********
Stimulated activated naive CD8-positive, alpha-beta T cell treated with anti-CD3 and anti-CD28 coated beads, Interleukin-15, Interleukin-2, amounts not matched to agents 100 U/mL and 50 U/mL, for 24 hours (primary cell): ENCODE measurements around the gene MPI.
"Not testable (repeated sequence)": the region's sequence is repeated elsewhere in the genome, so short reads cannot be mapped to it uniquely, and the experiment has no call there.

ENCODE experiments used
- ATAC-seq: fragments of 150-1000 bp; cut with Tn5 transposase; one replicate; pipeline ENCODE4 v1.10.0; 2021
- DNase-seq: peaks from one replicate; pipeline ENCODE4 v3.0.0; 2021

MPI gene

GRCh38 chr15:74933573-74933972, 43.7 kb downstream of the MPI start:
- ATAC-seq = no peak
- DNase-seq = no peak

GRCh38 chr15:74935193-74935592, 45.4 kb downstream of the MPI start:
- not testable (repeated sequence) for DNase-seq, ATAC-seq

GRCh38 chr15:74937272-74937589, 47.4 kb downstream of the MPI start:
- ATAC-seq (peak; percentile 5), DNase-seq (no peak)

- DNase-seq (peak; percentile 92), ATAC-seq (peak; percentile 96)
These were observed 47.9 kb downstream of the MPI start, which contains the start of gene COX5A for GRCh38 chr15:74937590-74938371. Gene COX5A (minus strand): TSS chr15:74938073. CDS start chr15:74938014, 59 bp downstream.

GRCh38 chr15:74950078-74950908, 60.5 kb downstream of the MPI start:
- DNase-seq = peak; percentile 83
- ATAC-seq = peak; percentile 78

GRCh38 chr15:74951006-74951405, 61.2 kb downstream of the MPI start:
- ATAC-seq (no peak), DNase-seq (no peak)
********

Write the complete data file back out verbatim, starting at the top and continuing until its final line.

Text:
Stimulated activated naive CD8-positive, alpha-beta T cell treated with anti-CD3 and anti-CD28 coated beads, Interleukin-15, Interleukin-2, amounts not matched to agents 100 U/mL and 50 U/mL, for 24 hours (primary cell): ENCODE measurements around the gene MPI.
"Not testable (repeated sequence)": the region's sequence is repeated elsewhere in the genome, so short reads cannot be mapped to it uniquely, and the experiment has no call there.

ENCODE experiments used
- ATAC-seq: fragments of 150-1000 bp; cut with Tn5 transposase; one replicate; pipeline ENCODE4 v1.10.0; 2021
- DNase-seq: peaks from one replicate; pipeline ENCODE4 v3.0.0; 2021

MPI gene

GRCh38 chr15:74933573-74933972, 43.7 kb downstream of the MPI start:
- ATAC-seq = no peak
- DNase-seq = no peak

GRCh38 chr15:74935193-74935592, 45.4 kb downstream of the MPI start:
- not testable (repeated sequence) for DNase-seq, ATAC-seq

GRCh38 chr15:74937272-74937589, 47.4 kb downstream of the MPI start:
- ATAC-seq (peak; percentile 5), DNase-seq (no peak)

- DNase-seq (peak; percentile 92), ATAC-seq (peak; percentile 96)
These were observed 47.9 kb downstream of the MPI start, which contains the start of gene COX5A for GRCh38 chr15:74937590-74938371. Gene COX5A (minus strand): TSS chr15:74938073. CDS start chr15:74938014, 59 bp downstream.

GRCh38 chr15:74950078-74950908, 60.5 kb downstream of the MPI start:
- DNase-seq = peak; percentile 83
- ATAC-seq = peak; percentile 78

GRCh38 chr15:74951006-74951405, 61.2 kb downstream of the MPI start:
- ATAC-seq (no peak), DNase-seq (no peak)